HMP Winchester Still Unsatisfactory Despite Extra Staff & Funding

The 2018/19 Independent Monitoring Board (IMB) Annual Report for HMP Winchester is published today. The independent monitors say that, despite progress since their highly critical report last year, the prison’s performance is still unsatisfactory in a number of areas.

In its 2018/19 annual report (PDF) released today, the Independent Monitoring Board (IMB) notes that, in the year to 31 May 2019, the prison remains at serious risk from the continued availability of drugs and contraband, very high levels of self-harm and buildings that are not fit for purpose.

Safety has been compromised by regular instances of violence by prisoners, requiring the use of force by staff (averaging between 40-60 interventions each month), which reflects the fragile nature of the jail.

In parallel, the efficiency of education provision, the scope for effective rehabilitation and the take-up of purposeful activity has been lower than required.

These challenges persist in spite of improvements in the prison’s operation and treatment of prisoners. Extra resources, provided as a consequence of the prison being in Special Measures, have had a positive impact – particularly in the last four months. A large influx of new, albeit inexperienced, prison officers have enabled a better daily regime to be run, more positive interaction with prisoners, and a generally less tense atmosphere than previously.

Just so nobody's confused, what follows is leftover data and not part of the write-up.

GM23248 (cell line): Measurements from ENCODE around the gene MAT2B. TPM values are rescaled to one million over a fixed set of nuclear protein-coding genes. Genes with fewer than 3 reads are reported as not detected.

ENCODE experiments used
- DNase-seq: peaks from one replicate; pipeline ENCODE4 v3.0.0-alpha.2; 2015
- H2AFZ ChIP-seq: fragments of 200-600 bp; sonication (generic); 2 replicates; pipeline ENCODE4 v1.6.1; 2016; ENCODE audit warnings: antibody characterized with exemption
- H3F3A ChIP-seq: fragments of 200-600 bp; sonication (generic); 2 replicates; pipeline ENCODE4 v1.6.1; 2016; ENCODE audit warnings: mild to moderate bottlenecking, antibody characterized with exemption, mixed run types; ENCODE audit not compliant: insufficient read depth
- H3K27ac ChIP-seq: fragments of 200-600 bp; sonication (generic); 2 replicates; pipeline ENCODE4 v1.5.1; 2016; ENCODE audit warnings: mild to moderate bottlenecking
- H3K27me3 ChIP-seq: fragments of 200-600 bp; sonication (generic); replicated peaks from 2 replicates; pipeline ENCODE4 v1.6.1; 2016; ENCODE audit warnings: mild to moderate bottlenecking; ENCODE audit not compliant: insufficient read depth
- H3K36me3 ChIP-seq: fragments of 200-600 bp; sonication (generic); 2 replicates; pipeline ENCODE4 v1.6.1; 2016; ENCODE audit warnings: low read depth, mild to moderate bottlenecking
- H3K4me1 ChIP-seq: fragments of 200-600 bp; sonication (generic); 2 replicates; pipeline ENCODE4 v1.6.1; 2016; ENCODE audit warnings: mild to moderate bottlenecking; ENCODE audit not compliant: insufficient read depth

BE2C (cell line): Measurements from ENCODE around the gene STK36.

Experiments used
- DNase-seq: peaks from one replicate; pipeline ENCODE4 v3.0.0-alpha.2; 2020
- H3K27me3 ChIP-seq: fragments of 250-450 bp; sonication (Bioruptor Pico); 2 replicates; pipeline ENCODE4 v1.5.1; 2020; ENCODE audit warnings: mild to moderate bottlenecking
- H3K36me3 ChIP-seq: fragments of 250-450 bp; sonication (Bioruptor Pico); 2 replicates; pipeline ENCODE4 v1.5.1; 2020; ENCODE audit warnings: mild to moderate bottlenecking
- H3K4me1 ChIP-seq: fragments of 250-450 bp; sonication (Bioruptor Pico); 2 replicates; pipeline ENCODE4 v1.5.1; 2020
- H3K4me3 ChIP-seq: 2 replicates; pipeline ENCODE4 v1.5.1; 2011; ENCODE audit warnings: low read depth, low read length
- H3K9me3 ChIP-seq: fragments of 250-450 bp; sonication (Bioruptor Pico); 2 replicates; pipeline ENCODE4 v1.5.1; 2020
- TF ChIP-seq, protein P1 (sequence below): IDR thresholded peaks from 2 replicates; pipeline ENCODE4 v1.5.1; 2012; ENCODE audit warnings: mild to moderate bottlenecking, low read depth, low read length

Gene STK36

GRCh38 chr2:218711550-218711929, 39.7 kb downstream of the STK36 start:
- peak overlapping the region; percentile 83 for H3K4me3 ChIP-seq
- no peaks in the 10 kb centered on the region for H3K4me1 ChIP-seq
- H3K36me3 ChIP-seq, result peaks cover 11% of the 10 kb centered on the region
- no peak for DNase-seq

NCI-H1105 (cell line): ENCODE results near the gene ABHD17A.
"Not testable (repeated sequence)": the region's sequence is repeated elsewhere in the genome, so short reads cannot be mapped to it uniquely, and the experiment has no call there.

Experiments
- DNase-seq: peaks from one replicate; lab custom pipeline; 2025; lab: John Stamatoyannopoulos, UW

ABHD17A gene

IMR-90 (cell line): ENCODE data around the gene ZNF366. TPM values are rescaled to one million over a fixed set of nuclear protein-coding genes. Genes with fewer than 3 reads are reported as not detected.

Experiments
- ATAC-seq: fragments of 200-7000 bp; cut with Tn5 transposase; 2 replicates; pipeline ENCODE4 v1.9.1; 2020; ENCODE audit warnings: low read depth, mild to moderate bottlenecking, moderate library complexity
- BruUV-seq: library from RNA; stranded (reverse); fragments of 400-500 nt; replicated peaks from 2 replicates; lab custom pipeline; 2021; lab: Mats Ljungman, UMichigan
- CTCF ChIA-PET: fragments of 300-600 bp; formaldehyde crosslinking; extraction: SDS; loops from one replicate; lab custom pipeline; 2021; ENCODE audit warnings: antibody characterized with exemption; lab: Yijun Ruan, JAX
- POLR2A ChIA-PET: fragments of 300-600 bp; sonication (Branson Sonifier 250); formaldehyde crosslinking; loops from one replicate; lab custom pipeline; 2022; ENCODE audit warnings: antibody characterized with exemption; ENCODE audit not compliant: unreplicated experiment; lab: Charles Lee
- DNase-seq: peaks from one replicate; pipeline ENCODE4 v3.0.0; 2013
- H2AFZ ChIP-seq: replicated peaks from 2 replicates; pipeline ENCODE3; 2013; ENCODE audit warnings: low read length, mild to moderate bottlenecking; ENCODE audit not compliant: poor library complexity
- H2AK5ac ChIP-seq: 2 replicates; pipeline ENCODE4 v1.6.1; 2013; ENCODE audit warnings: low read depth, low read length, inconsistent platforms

In its Annual Report, the IMB at HMP/YOI Winchester notes:

  • Prisoners are still locked behind their cell doors for too long and an inconsistent operating regime has impeded the delivery of education and purposeful activity to the maximum number of prisoners. Short sentences and a high turnover of prisoners make effective preparation for release almost impossible to achieve.
  • Efforts have been made to improve the worn environment. However, the effect is more superficial than substantial, as evidenced by the continued delay to the replacement of the subterranean Care and Separation Unit and the recent break-out of prisoners through their cell walls onto the wing landing. Disabled access is still variable.
  • Self-harm and violence, often caused by illicit drugs, are commonplace, although recent steps to detect contraband are promising. Prompt implementation of the Key Worker scheme has led to better relationships between staff and prisoners.
  • While extra investment and more staff have enabled the new Governor to focus on developing resilient operational performance instead of continual fire-fighting, the deep-seated challenges require concerted effort and the positive trajectory can very easily be disrupted.

Angus Somerville, Chair of HMP/YOI Winchester IMB, said:

“However, the quality of the time a man spends out of his cell is as important as the quantity – if not more so – and progress in that respect has been slower. The pervasive influence of drugs, violence, and self-harm, together with the inadequate environment all serve to frustrate the undeniable efforts of the many dedicated prison staff working at Winchester.”

“In our last report, the IMB attributed much of what was wrong with HMP/YOI Winchester to a lack of funding and resources. Today, I can say that additional investment has undoubtedly made a positive impact, resulting in many more staff, an easing of the inhumanely restrictive regime, improving relationships and a calmer atmosphere overall this year.”